S. 12 CA and s. 12 DA of the Australian Securities and Investments Commission Act 2001 (Cth) (“ASIC Act”) prohibit unconscionable conduct and misleading and deceptive conduct, respectively, in connection with the supply or acquisition or possible supply or acquisition of financial services.
A person suffering loss or damage arising from breach of these provisions may recover “ against any person involved in the contravention ”: s.12GF (1)1.
Apart from injunctive orders preventing conduct in contravention of
1. However this can be limited state or territory professional standards’ law limits on liability: s.12GNA (1) ASIC Act
sections 12 CA or 12 DA and a range of “ punitive ” and “ non-punitive ” orders against those in breach, a person affected by the conduct may seek
“ compensation ” for the amount of loss or damage (s.12 GF (1)) or obtain “ such other orders ” as the Court considers will in the circumstances appropriately compensate the person for – “ or…prevent or reduce ” the loss or damage: s.12 GM (1).
5. Vicarious liability/ partnerships
This proportionate liability regime does alter the existing law relating to vicarious liability; prevent a person from being jointly and severally liable for conduct of that person’s agent; prevent a partner from being held liable for another partner’s conduct; prevents an award of exemplary or punitive damages being awarded against a single defendants; or affects several liability being imposed under other legislation: s.24AP
6. Take care in any terms of settlement
Plaintiffs must ensure that any concurrent wrongdoer brought into the proceeding by a defendant is also added the plaintiff as a defendant to the main claim, otherwise the plaintiff will not obtain the benefit of that newly joined party’s proportionate liability if it is established.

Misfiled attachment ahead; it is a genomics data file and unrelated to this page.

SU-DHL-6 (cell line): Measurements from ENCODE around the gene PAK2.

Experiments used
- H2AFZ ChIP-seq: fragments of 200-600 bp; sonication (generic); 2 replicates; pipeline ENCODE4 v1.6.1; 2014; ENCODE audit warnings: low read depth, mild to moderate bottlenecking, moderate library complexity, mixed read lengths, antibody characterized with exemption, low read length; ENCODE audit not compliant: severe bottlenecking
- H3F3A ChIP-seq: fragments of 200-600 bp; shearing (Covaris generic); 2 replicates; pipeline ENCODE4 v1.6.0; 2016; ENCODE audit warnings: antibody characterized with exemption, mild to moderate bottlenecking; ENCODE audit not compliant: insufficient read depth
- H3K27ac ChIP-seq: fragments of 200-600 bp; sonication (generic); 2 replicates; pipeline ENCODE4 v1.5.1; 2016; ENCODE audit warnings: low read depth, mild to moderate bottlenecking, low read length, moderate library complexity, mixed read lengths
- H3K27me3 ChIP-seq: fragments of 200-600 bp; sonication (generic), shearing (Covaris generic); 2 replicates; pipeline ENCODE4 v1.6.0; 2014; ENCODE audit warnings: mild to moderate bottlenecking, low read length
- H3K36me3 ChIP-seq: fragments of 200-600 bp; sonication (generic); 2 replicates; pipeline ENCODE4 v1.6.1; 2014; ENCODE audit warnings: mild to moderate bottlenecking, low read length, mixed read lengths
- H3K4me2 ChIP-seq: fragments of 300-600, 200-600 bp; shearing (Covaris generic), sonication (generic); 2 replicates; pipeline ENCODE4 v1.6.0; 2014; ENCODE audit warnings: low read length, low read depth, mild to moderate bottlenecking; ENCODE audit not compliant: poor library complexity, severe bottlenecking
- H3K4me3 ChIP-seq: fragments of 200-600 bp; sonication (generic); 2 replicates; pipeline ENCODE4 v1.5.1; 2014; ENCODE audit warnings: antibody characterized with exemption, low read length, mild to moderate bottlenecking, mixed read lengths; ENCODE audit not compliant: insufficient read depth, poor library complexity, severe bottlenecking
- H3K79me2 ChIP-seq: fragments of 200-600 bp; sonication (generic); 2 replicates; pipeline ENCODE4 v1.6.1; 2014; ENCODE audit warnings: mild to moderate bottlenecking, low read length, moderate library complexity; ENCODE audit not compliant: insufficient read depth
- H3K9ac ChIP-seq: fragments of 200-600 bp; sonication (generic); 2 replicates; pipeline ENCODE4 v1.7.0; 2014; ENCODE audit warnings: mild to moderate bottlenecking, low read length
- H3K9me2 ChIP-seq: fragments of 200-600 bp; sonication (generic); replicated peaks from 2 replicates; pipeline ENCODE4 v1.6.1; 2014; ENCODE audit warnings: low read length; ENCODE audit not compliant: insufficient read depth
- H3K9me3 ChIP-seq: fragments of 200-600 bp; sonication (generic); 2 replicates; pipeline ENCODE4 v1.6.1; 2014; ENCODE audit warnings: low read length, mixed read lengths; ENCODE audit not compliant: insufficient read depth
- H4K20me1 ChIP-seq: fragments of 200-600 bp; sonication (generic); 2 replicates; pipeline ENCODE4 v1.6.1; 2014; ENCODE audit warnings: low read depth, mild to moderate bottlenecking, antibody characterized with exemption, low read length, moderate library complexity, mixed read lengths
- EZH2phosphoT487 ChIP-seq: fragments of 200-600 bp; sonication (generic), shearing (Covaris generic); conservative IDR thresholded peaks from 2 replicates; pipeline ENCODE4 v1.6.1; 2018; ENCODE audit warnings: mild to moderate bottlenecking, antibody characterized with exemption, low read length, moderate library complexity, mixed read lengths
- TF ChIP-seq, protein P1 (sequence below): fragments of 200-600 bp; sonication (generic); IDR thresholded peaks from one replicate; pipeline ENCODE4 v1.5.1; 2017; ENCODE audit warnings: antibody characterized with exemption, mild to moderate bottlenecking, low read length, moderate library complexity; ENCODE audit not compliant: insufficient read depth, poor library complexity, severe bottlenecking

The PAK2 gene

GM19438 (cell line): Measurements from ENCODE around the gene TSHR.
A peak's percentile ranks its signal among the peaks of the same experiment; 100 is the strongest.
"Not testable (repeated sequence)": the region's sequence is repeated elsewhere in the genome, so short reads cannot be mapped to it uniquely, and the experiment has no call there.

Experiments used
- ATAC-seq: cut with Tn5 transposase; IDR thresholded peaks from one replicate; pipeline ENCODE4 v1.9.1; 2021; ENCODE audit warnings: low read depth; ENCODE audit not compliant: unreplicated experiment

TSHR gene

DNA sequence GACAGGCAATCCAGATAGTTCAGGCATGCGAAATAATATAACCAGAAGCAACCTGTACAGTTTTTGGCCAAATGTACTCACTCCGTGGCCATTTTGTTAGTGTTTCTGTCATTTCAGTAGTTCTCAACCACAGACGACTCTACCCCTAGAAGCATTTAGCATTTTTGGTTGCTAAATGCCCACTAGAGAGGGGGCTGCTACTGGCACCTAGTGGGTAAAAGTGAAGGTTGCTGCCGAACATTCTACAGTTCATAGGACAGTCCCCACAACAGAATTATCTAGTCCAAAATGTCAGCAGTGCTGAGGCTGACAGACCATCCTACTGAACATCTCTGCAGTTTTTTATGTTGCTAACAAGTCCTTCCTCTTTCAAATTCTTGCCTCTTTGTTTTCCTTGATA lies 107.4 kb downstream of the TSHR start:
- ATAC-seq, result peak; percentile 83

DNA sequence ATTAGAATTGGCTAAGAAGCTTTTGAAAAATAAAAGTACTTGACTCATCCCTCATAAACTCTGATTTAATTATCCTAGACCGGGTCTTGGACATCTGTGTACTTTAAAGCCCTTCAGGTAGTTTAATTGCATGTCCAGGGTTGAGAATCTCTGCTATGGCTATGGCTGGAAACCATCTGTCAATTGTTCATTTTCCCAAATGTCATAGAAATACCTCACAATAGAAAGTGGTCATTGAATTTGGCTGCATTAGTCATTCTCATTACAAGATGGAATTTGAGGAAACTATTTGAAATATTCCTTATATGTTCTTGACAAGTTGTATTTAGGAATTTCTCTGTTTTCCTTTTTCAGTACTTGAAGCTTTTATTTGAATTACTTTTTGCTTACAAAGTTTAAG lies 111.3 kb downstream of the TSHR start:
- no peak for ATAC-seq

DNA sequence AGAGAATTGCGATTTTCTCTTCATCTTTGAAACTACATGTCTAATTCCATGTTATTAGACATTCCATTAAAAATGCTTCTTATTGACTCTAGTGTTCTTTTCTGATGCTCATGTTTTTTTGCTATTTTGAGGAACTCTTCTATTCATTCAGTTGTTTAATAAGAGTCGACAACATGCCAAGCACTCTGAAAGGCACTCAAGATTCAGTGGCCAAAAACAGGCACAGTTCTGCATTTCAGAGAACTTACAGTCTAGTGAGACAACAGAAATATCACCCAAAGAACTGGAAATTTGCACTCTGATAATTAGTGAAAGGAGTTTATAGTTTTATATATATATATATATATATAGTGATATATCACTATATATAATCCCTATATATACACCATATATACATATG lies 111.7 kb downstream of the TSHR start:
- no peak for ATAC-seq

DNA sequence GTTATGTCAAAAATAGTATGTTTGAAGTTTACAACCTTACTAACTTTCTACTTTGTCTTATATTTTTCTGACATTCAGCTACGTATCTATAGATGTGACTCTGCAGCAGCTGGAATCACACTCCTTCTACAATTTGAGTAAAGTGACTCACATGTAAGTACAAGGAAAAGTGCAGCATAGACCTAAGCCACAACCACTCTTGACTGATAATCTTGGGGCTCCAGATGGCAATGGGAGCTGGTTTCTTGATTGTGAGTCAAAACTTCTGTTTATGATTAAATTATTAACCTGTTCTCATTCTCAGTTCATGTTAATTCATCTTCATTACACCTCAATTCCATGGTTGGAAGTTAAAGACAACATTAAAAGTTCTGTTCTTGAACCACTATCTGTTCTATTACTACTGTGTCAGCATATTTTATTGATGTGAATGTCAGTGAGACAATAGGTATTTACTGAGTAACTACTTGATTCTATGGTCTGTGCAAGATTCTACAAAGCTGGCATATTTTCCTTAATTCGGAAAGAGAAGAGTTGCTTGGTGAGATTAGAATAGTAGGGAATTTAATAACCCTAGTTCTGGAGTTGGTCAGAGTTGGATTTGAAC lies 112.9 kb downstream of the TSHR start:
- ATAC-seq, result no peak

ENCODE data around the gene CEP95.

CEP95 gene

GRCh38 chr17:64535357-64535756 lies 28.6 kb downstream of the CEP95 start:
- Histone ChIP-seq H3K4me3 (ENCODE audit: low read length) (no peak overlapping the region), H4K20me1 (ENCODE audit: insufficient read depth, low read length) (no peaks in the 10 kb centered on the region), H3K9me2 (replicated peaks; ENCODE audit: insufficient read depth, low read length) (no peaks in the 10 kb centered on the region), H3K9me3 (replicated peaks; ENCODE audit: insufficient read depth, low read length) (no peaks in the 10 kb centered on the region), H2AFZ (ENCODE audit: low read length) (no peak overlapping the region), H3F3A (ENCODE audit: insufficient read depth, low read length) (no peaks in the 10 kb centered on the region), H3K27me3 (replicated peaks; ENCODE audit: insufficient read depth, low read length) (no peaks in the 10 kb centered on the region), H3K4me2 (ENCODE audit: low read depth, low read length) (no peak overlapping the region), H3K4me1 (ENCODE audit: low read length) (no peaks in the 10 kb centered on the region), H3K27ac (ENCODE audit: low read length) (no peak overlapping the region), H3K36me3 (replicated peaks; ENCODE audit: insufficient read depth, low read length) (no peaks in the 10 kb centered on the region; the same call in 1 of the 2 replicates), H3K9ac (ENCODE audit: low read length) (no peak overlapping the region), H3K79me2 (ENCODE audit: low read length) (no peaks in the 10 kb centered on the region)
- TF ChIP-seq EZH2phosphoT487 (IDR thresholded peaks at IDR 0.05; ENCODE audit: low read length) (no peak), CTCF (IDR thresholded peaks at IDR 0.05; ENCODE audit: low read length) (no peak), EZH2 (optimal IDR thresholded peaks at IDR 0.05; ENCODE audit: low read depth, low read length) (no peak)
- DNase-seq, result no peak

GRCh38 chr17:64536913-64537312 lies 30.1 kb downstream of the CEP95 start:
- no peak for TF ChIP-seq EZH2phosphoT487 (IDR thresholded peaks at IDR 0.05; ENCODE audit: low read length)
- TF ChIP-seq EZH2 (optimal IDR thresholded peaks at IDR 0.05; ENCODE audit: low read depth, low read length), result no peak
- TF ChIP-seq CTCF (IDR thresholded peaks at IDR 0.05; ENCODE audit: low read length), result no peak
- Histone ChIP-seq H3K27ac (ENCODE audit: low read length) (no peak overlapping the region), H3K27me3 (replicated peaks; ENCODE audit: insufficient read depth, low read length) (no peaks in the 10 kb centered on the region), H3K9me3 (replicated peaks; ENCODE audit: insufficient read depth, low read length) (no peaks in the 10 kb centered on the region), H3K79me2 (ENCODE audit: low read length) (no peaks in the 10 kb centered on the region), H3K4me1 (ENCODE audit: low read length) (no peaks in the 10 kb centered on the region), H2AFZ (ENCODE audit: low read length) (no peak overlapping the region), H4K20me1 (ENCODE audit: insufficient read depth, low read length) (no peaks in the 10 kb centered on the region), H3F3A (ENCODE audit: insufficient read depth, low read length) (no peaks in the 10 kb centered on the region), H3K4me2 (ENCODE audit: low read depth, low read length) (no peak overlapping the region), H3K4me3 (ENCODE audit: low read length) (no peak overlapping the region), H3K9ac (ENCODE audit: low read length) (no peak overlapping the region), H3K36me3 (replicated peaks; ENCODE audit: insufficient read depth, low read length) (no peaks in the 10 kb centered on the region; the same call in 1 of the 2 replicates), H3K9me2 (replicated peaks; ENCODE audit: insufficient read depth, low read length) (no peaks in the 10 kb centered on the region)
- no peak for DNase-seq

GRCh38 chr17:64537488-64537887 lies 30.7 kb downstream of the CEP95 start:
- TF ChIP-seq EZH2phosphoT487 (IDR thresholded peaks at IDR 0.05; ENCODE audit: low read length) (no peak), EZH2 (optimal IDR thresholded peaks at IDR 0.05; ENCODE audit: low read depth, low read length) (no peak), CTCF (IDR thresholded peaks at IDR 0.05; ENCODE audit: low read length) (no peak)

In the key case of Godfrey Spowers (Vic) Pty Ltd v. Lincolne Scott Australia Pty Ltd the Victorian Court of Appeal stated that where a defendant is found to be a concurrent wrongdoer in an apportionable claim under Part IVA A of the Wrongs Act then the extent of liability for which that party is found responsible will be the limit upon the amount of any judgment that can be made against that defendant.
This means that such a defendant is protected from any further claims of contribution and indemnity by other parties.
As a result of the Godfrey Spowers decision, a potential concurrent wrongdoer is able to settle a claim brought against him and yet go on to seek contribution and indemnity from other defendants who may be also liable for a plaintiff for the same loss .
However, any concurrent wrongdoer settling a claim must ensure that it obtains releases from the plaintiff for the other concurrent wrongdoers in order to preserve its right to seek contribution from those other wrongdoers (defendants) in respect of the same.
If you are a defendant to a proceeding in which the proportionate liability regime applies and are anticipating a settlement and release from the proceeding then you must ensure that in settling the claim it be made clear in the terms of settlement that the monies paid - or other form of consideration providing for your release - in settlement is paid in settlement of the entirety of the plaintiff’s claim and not just the proportionate amount - i.e., considered to be attributable to you.
Please feel free to contact us to address these issues in the event that they may apply to you.
Baird & McGregor Lawyers
9 Lydiard Street North
BALLARAT CENTRAL. Vic. 3350
T: 03 5331 3100
This communication is intended as a guide only, to provide commentary and general information. It should not be relied upon as legal advice . Baird & McGregor Lawyers excludes all liability in respect of your use of this bulletin. Professional legal advice must be sought in respect of particular transactions or on matters of interest arising from this bulletin.